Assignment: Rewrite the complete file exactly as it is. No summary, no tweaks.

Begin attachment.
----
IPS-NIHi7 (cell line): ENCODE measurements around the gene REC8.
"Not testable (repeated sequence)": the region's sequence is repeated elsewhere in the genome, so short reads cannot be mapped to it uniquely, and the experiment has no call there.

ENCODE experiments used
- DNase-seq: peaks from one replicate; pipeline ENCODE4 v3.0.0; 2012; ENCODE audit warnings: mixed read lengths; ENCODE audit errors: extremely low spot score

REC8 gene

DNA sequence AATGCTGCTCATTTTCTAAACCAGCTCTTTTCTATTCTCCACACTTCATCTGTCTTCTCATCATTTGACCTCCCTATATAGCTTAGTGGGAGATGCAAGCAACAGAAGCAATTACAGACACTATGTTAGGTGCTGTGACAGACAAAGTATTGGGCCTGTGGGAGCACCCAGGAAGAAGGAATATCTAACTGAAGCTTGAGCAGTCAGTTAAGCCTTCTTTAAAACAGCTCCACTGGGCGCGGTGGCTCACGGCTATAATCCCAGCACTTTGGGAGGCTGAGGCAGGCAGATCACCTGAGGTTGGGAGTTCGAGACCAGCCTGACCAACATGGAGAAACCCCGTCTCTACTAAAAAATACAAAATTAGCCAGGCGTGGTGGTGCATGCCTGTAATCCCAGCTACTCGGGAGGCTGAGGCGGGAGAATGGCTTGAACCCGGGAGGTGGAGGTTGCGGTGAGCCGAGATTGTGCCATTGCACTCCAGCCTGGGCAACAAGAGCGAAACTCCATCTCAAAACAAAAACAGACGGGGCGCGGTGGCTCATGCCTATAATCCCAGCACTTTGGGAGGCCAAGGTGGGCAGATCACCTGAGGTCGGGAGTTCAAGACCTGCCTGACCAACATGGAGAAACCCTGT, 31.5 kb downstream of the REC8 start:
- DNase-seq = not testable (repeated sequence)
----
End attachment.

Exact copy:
IPS-NIHi7 (cell line): ENCODE measurements around the gene REC8.
"Not testable (repeated sequence)": the region's sequence is repeated elsewhere in the genome, so short reads cannot be mapped to it uniquely, and the experiment has no call there.

ENCODE experiments used
- DNase-seq: peaks from one replicate; pipeline ENCODE4 v3.0.0; 2012; ENCODE audit warnings: mixed read lengths; ENCODE audit errors: extremely low spot score

REC8 gene

DNA sequence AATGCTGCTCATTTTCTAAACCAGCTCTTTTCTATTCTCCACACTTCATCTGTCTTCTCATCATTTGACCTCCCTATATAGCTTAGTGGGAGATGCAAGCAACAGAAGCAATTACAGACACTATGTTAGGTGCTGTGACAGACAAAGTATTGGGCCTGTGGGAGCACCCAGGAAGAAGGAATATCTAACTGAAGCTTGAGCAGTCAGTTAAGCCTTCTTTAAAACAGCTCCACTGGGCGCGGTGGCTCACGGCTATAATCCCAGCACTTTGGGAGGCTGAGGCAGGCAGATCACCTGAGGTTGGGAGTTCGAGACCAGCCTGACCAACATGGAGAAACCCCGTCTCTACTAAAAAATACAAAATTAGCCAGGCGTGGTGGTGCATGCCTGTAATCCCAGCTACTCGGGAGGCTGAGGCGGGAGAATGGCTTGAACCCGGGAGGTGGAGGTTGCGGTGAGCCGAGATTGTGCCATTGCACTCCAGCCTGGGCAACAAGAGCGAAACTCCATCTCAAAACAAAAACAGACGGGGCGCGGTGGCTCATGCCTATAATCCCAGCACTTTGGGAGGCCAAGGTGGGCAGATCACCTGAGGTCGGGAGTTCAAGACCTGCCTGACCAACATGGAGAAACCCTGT, 31.5 kb downstream of the REC8 start:
- DNase-seq = not testable (repeated sequence)